Sun Sues Microsoft For Breach Of Java™ Contract
Microsoft fails Java compatibility tests for Internet Explorer 4.0
PALO ALTO, Calif. -- October 7, 1997 -- Sun Microsystems, Inc. today announced that it has filed a lawsuit in U.S. District Court against Microsoft Corporation for breaching its contractual obligation to deliver a compatible implementation of Java technology on its products. Sun is seeking an injunction to prevent Microsoft from improperly using the Java Compatible logo. Sun is also seeking to prevent Microsoft from misleading Java developers and to prevent them from delivering anything but fully compatible Java technology implementations.
Specifically, the complaint charges Microsoft with trademark infringement, false advertising, breach of contract, unfair competition, interference with prospective economic advantage and inducing breach of contract.
One of Microsoft's or any Java licensee's most significant contractual obligations is to pass the Java compatibility tests, which determine if their technologies conform to the Java specifications and APIs. The products that failed are Microsoft's new Internet Explorer 4.0 browser and its Software Development Kit for Java (SDKJ). As a result, applications written using Microsoft's development tools may not run on other operating systems such as MacOS, UNIX, or other browsers such as Netscape Navigator. Conversely, applications written using Sun's Java Development Kit that run on MacOS, UNIX and Netscape Navigator may not run on Internet Explorer 4.0.
"Sun's first responsibility as stewards of the Java technology is to preserve the significant investments that Sun and hundreds of companies have made. We are required to take this action on behalf of our licensees, the Java industry and Sun's shareholders," said Alan Baratz, president of Sun's JavaSoft division.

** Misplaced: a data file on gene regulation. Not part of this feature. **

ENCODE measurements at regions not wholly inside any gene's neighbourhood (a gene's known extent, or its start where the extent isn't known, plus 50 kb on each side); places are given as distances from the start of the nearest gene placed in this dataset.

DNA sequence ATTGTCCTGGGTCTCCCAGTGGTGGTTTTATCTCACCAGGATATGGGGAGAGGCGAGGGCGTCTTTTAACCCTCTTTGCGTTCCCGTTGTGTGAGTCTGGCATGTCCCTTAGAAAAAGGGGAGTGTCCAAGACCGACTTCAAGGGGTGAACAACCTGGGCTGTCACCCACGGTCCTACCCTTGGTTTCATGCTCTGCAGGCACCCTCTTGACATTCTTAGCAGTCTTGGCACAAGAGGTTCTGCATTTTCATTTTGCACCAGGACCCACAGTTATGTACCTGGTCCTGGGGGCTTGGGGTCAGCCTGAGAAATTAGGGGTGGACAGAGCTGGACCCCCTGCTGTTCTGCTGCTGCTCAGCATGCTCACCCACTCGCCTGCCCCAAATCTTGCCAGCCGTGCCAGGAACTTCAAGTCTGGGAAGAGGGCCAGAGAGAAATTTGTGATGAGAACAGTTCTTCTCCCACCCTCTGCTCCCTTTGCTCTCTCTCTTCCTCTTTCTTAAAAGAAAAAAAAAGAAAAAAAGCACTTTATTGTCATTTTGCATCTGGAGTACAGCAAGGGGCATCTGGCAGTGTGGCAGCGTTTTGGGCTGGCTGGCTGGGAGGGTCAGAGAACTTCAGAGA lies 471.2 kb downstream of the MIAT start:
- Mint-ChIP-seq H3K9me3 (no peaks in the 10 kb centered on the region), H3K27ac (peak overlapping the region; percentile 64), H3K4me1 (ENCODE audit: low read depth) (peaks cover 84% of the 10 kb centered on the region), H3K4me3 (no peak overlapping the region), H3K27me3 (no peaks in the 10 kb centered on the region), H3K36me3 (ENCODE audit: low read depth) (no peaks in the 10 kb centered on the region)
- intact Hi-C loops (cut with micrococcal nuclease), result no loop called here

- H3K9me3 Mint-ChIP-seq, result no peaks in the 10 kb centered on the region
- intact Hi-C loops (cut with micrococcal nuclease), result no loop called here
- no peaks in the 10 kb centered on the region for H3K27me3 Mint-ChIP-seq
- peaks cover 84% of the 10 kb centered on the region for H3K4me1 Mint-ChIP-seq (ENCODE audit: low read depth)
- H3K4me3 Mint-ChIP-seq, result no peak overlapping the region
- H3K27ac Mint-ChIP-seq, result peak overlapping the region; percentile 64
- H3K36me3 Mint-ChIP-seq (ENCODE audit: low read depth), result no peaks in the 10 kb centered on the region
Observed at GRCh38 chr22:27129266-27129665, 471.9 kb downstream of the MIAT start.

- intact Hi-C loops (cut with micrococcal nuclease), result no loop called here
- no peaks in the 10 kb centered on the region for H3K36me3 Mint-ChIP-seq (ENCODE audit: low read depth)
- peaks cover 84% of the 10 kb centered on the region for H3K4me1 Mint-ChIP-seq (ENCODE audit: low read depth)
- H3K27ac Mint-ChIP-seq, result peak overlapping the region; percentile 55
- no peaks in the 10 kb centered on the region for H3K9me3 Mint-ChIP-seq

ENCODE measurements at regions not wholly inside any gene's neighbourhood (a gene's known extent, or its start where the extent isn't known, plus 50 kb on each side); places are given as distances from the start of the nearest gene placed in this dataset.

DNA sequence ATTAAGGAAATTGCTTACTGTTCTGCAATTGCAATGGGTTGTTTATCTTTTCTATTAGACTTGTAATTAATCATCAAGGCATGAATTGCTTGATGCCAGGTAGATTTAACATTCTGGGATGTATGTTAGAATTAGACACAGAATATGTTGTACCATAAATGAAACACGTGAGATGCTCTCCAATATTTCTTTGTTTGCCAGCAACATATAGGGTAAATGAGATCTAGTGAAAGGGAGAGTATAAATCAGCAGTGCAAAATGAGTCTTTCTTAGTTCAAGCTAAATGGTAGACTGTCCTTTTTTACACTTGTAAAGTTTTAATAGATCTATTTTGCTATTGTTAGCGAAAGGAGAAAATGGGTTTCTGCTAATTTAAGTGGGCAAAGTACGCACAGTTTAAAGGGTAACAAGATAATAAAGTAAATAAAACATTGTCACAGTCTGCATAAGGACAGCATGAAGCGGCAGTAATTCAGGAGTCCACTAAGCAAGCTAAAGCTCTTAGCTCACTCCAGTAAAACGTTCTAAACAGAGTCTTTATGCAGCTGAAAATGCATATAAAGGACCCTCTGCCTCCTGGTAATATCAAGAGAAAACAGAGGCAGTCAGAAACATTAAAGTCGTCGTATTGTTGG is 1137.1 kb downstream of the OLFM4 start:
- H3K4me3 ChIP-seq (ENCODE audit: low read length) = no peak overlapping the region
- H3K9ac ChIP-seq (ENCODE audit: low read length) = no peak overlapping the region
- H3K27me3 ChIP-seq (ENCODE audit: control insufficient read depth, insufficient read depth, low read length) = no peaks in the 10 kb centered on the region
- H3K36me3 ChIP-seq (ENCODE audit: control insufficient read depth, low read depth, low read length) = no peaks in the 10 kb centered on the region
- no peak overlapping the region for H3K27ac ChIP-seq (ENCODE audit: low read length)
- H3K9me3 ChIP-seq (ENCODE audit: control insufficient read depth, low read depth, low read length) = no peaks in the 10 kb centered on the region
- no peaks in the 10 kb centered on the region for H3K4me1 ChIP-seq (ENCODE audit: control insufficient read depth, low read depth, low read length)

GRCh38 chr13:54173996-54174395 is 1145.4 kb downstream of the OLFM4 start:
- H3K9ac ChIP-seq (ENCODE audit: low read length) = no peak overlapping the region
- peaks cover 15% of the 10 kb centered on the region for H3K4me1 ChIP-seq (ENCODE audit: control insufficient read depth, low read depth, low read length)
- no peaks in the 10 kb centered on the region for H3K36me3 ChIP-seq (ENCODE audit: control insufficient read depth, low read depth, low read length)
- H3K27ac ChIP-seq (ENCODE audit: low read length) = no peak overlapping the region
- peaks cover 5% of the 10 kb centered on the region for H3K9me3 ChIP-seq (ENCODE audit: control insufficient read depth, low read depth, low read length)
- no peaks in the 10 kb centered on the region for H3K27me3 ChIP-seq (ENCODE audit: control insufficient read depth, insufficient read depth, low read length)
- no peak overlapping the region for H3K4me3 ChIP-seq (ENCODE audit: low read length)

Baratz added that for the past six months and up until 6 p.m. Sunday, September 28, Sun worked diligently with Microsoft in hopes of convincing them to abide by their agreements.
According to the complaint, "Rather than comply with its contractual obligations, defendant Microsoft has instead embarked on a deliberate course of conduct in an attempt to fragment the standardized application programming environment established by the Java technology, to break the cross-platform compatibility of the Java programming environment, and to implement the Java technology in a manner calculated to cause software developers to create programs that will operate only on platforms that use defendant Microsoft's Win32-based operating systems and no other systems platform or browser."
The complaint further alleges, "In particular, defendant Microsoft has deceptively modified the Java APIs. . . By secretly adding Win32-specific and other APIs to the Java class libraries . . . Microsoft has acted to induce independent software developers who use SDKJ unwittingly to write programs. . . expecting to achieve cross-platform functionality. . ."
"We examined all of our alternatives and felt that we had no choice but to pursue litigation," said Michael Morris, Vice President and General Counsel, Sun Microsystems, Inc.
The suit was filed today, October 7, 1997 at United States District Court, Northern District of California, San Jose Division.
The complaint specifies that Sun is seeking "preliminary and permanent injunction enjoining Microsoft. . .from using the Java Compatible logo; from doing directly or indirectly any acts or making any statements that are likely to cause confusion, mistakes or deception in the marketplace as to the compatibility of IE 4.0 and SDKJ 1.1 with Sun's Java technology . . . from doing directly or indirectly any acts that are likely to diminish the value of the Java Compatible logo. . ."
"The Java brand has enormous value in the industry. When users see `Java' they know they can expect Write Once Run Anywhere, Safe Network Delivery, and Smart Card to Supercomputer Scalability," said Baratz. "We are obligated to ensure that Java will always mean those things, and the industry fully supports that philosophy."